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The 2017 Influenza Vaccine

by Dr Bob Kass - March 6, 2017

The media is already starting to bombard you with news on the 2017 influenza vaccine. 

Is this important from a health perspective? Do you respond favorably to these reports or do you just turn off, thinking it’s just another beat up to spruik sales for pharmaceutical companies. 

Any discussion on influenza is important for those over 65 or with pre-existing health issues which could result in severe infection. It should always be part of any travel consultation.

When Australia is in the “low season” (November to April) the intending traveller is often heading into the northern hemisphere peak season. On the other hand, if travelling out of Australia during our risk period (May to October) the traveller may start out unwell and may not be a welcome participant on a group tour. Most regular group travellers will have experienced this scenario in the past.

At Globe Medical we regularly see the consequences of respiratory tract infections in returned travellers.  It must be remembered that giving a flu vaccine doesn’t prevent all upper respiratory tract infections. At least we have an option available to prevent serious disease which may cause hospitalization or loss of holiday or business time overseas or on return.

Prevention of flu and other respiratory tract disease shouldn’t end with a jab. If this is the case then find someone else for your travel advice! Prevention is mostly about hand care and this should never be trivialized. Hand sanitisers DO work. Always carry a small container in a clear plastic bag. After clearing airport security, place it in your pocket for easy use at all times.

[SHOP NOW for Hand Sanitiser at Globe Medical's Travel Shop]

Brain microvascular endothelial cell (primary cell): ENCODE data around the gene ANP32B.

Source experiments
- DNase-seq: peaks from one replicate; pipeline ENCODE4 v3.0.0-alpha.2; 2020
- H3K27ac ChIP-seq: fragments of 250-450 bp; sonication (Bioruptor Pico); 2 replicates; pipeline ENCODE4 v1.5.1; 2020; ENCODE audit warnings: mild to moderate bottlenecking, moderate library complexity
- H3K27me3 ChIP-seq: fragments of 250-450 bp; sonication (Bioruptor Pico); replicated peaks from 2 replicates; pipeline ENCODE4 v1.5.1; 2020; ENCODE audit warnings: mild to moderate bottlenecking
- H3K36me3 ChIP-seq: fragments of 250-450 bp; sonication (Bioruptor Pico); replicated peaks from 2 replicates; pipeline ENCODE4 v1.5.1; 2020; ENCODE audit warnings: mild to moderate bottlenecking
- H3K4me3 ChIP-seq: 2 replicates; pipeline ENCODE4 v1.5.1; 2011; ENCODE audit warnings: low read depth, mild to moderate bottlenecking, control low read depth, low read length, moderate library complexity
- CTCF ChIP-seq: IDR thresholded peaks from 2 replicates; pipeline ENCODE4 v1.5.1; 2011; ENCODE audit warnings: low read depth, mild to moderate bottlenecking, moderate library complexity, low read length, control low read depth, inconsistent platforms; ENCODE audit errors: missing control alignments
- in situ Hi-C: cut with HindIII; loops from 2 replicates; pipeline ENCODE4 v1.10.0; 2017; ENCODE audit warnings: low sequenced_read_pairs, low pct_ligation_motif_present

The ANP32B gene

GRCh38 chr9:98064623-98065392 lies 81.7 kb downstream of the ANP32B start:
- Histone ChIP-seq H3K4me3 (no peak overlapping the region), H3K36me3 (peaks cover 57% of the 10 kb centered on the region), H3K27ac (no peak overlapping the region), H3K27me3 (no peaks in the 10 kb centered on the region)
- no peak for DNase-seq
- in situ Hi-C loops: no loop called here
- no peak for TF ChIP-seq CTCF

The 2017 formulation

The 2017 formulation will be a quadrivalent vaccine including 2 strains of Influenza A and 2 for B.

The following strains have been included:

  • A/Michigan/45/2015 (H1N1) pdm09 - like virus  (new in 2017)

  • A/Hong Kong/4801/2014 (H3N2) - like virus

  • B/Brisbane/60/2008 - like virus

  • B/Phuket/3073/2013-like virus

Influenza A and B are distinctly different viruses and B, unlike A, does not circulate in animals, only in humans. Influenza B also tends to cause milder illness, is less diverse (mutates more slowly than A) and is not normally associated with epidemics. Immunity to influenza B is usually acquired in early life. In 2015, the higher than usual number of notifications was largely due to Influenza B in children.

The influenza A vaccine is classified by surface proteins Haemagglutinin (HA) and Neuraminidase (NA). Every year WHO (World Health Organisation) provides advice on the components of the vaccine for the coming influenza season. This advice is usually provided in September for the southern hemisphere and February for the northern hemisphere. The advice is based on sentinel monitoring of laboratory confirmed influenza cases around the world.

Recommendations are based on “best fit” strains to protect against the circulating influenza viruses noted during the previous winter in the southern hemisphere and those in the inter-season northern hemisphere period.

Australian influenza activity in 2016.

The following observations were made:

  • Peak activity occurred during September (see below)
  • Notifications were lower than in the previous year
  • Influenza A dominated throughout the season with A (H1N1) early and A (H3N2) throughout from July.
  • Notifications were high in those over 75 years
  • There was a good match for the seasonal vaccine and circulating virus strains